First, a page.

skip navigation

PUBLICATIONS

Register for Latest Research

Stay Informed
Register with NCJRS to receive NCJRS's biweekly e-newsletter JUSTINFO and additional periodic emails from NCJRS and the NCJRS federal sponsors that highlight the latest research published or sponsored by the Office of Justice Programs.

NCJRS Abstract

The document referenced below is part of the NCJRS Virtual Library collection. To conduct further searches of the collection, visit the Virtual Library. See the Obtain Documents page for direction on how to access resources online, via mail, through interlibrary loans, or in a local library.

 

NCJ Number: 250612 Find in a Library
Title: Indicators of Mental Health Problems Reported by Prisoners and Jail Inmates, 2011-2012
Series: BJS Special Reports
Author(s): Jennifer Bronson; Marcus Berzofsky
Date Published: June 2017
Page Count: 16
Sponsoring Agency: Bureau of Justice Statistics (BJS)
Washington, DC 20531
Sale Source: Bureau of Justice Statistics (BJS)
US Dept of Justice
Office of Justice Programs
810 Seventh Street NW
Washington, DC 20531
United States of America
Document: Agency Summary|PDF (Summary)|PDF (Full Report)|Text
Agency Summary: https://www.bjs.gov/index.cfm?ty=pbdetail&iid=5946 
Type: Statistics; Survey
Format: Document; Document (Online)
Language: English
Country: United States of America
Annotation: This report presents two prevalence estimates of mental health problems among State and Federal prisoners and local jail inmates who met the threshold for serious psychological distress (SPD) and were told by a mental health professional to have a mental disorder.
Abstract: The estimates are from self-reported data and should not be interpreted as representing a clinical diagnosis of a mental disorder. The study found that more jail inmates (26 percent) than prisoners (14 percent) met the threshold for SPD in the past 30 days. Among those who had been told they had a mental disorder, the largest percentage of prisoners (24 percent) and jail inmates (31 percent) reported they had a major depressive disorder. More prisoners (14 percent) and jail inmates (26 percent) met the threshold for SPD in the past 30 days than the standardized general population (5 percent). Prescription medication was the most common treatment type for prisoners and jail inmates who met the threshold for SPD in the past 30 days. Fourteen percent of prisoners and 10 percent of jail inmates who met the threshold for SPD in the past 30 days were written up or charged with assault. A larger percentage of females in prison (20 percent) or jail (32 percent) than males in prison (14 percent) or jail (26 percent) met the threshold for SPD in the past 30 days. More White prisoners and jail inmates met the threshold for SPD in the past 30 days than Black or Hispanic prisoners and jail inmates. Prisoners incarcerated for a violent crime (17 percent) were as likely as those incarcerated for a property crime (16 percent) to have met the threshold for SPD in the past 30 days. 19 tables and 3 figures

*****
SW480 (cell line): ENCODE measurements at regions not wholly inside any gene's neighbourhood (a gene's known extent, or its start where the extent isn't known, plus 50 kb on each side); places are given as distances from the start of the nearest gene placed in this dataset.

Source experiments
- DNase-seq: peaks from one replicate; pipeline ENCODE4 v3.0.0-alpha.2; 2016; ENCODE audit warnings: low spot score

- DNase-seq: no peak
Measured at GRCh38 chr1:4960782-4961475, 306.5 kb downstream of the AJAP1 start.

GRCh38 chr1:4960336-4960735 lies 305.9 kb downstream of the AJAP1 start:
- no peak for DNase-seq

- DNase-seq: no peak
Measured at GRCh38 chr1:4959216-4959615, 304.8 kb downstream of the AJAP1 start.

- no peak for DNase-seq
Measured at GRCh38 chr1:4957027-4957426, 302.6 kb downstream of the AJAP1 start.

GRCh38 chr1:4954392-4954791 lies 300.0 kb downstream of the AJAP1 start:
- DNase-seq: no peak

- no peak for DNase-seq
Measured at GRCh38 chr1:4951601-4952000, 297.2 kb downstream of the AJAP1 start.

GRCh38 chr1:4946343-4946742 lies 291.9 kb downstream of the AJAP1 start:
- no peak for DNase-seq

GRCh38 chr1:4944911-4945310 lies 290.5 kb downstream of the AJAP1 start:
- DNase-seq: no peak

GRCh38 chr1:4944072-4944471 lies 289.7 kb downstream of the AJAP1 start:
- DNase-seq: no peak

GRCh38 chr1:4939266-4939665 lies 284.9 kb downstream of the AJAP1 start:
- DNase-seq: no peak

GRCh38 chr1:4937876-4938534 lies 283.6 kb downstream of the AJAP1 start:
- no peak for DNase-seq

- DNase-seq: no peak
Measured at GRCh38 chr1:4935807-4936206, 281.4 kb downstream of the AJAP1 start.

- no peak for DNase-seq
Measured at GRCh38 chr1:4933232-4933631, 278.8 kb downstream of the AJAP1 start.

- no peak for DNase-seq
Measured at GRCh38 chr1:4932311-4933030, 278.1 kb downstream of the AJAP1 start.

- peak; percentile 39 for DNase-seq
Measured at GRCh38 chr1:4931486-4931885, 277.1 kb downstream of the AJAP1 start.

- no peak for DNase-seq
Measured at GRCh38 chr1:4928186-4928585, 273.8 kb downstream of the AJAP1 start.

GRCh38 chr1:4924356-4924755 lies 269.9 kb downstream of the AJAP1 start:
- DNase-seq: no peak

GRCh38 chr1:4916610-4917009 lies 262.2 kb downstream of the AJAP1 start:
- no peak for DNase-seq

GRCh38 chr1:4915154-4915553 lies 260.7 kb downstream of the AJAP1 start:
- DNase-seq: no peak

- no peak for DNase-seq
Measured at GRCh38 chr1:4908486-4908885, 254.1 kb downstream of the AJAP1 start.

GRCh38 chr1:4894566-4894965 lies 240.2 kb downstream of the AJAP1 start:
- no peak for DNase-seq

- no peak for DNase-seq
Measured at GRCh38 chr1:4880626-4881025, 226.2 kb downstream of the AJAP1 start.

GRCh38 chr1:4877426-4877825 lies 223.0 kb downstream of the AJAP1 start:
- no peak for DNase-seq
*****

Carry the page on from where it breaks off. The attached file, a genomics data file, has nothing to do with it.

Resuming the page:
Main Term(s): Inmate statistics
Index Term(s): BJS Resources; Bureau of Justice Statistics (BJS); Comparative analysis; Federal prisoners; Inmate characteristics; Jail statistics; Mental illness-crime relationships; Mentally ill inmates; State correctional facilities
To cite this abstract, use the following link:
http://www.ncjrs.gov/App/publications/abstract.aspx?ID=272779

*A link to the full-text document is provided whenever possible. For documents not available online, a link to the publisher's website is provided. Tell us how you use the NCJRS Library and Abstracts Database - send us your feedback.